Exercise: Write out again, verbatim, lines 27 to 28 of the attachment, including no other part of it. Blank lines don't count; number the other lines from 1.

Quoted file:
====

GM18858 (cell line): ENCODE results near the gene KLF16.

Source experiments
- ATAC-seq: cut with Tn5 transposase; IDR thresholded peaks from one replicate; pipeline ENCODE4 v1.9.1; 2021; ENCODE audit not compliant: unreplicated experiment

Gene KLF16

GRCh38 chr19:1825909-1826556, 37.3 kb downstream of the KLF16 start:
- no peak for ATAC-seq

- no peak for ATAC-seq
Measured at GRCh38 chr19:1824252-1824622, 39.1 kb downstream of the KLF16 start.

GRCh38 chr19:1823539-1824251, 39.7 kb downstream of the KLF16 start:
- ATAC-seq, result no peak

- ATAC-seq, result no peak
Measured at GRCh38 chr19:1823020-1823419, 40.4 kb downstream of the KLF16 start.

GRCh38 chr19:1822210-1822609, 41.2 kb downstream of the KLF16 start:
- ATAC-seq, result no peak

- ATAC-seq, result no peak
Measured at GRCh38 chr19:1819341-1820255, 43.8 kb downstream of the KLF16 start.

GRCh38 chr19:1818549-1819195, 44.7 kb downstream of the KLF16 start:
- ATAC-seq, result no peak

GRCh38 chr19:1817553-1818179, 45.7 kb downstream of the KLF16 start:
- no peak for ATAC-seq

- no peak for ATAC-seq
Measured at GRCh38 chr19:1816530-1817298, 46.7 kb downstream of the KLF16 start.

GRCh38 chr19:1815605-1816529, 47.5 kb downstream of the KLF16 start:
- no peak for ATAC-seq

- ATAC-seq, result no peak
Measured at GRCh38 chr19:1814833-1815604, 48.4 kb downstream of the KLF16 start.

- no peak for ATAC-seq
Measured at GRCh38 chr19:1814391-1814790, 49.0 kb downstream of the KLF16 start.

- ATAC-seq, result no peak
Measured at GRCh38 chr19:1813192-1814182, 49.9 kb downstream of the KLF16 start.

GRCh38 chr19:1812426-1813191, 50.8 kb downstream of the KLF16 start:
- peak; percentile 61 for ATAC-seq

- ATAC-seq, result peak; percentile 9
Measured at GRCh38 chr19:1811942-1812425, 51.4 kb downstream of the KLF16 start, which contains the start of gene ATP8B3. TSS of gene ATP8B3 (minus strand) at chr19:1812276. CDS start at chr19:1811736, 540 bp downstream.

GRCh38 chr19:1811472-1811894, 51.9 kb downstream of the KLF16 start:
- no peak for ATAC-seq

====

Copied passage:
- no peak for ATAC-seq
Measured at GRCh38 chr19:1814391-1814790, 49.0 kb downstream of the KLF16 start.